The following guidelines need to be met in order to receive support from our program.
Who we support
Except for awards intended for non-Northwestern guests or associates, our resources are intended as direct support to tenure-line faculty and Northwestern students.
Outsourcing and co-researchers
Most of the resources we provide should be used for research or academic activities conducted directly by the Northwestern applicant. A small portion of the funds can be used for assistance from outside organizations or services. If there are principal investigators from other institutions, we expect to see evidence that they are also contributing proportional resources to the project.
We allow one quarter of funding for research assistants in faculty research grant proposals. However, the role of the research assistant must be substantive and analytical.
Salaries, honoraria and fees
Budgets should consist mainly of reimbursable direct costs for research, conferences or symposia. We do not provide regular salary, summer salary, course buyouts or supplement sabbatical support. Honoraria should not exceed $200 and are limited to Northwestern campus visitors giving public lectures or participating in book conferences. Participants in symposia and conferences are not paid honoraria. We do not pay fees to research participants, subjects or sources.
Support from other sources is a favorable indicator. However, it is not required. We are often the lead, sole or initial funder.
Most of our funding is provided on a reimbursement basis following Northwestern policies on documentation and records. If there are major outlays (such as for international flights), arrangements can be made for our program to pay these directly.
Prior engagement with our program
Applicants are not required to demonstrate a prior engagement with our programs and activities. However, proposals from those who are actively involved with our program are viewed favorably.
Read the descriptions under each funding category on the opportunities page, for additional guidelines or requirements.
Statement from the Rajawali Foundation
We are funded by a generous gift from the Rajawali Foundation in Jakarta, Indonesia. The statement below offers insights into the kinds of research and academic activities the foundation seeks to support. We are an independent academic program, and thus not narrowly constrained by its donors. But we work closely with the foundation because it shares many of its goals and motivations, which are also reflected in our program’s core themes.
From the Rajawali Foundation
While the world is becoming a more equal place if we take countries as the unit of analysis, most developing countries are becoming less equal in terms of income and most other key indicators. This trend has accelerated during the most recent period of globalization dating from the early 1980s. The Rajawali Foundation is concerned that in a globalized world, people who have the right skills, assets and connections will join global and national elites that have access to quality essential services, enjoy civil and political rights and (increasingly) pay for their own physical security.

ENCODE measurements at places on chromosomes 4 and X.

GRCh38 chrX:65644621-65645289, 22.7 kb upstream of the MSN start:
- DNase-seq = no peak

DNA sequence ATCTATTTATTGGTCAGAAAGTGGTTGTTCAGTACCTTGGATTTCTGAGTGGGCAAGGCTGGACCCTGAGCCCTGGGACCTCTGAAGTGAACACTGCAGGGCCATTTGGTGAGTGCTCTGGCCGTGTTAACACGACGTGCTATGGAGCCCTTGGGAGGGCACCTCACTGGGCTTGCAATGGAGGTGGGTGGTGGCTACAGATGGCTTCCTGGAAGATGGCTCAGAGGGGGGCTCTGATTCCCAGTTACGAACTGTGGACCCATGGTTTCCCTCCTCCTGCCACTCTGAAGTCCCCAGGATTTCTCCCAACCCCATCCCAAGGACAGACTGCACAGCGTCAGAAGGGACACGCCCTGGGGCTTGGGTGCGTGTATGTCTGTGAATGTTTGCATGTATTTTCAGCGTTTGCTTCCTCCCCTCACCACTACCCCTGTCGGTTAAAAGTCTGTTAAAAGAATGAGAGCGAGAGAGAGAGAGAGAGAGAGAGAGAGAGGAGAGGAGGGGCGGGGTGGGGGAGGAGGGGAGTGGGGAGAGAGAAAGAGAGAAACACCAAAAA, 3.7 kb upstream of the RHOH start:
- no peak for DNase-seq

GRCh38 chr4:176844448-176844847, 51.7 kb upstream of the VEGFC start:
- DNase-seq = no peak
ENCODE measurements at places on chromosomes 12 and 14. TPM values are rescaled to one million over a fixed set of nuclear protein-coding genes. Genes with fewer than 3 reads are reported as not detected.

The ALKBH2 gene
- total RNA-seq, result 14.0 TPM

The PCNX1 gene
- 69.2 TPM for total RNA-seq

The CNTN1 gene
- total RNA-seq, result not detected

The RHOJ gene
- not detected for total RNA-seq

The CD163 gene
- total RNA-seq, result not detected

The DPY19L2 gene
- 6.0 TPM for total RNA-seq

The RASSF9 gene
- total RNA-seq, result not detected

Meanwhile, people who depend on government for access to health and education services, physical security and protection of their rights will fall into a less favored category. They will depend on their own resources, on family and on voluntary organizations. In a word, we are witnessing the end of equality as a motivating concept of nationalism and development.
Mobility between these two worlds has become more rather than less difficult. These trends concern us. We are very interested in research that helps understand these trends and can assist in reorienting government policies in the developing and industrialized worlds. As long as it helps us understand these issues, this research need not be in Indonesia or Southeast Asia.
We hope that the research will raise awareness about the links between globalization and inequalities in the developing world. Official donor agencies have not paid sufficient attention to these matters. For the most part they have a different view that is broadly informed by the interests of donor and recipient governments. They are often wary of the pubic provision of essential services and are more concerned about “doing business” and “competitiveness” indicators than economic equality and human rights. We hope that organizations funded by the Rajawali Foundation will not feel constrained by these approaches and donor-inspired programs.
We strongly encourage pathbreaking work on the impact of globalization and development on inequalities in the developing world, and prospects for promoting a notion of citizenship based on economic, social, political and civil rights.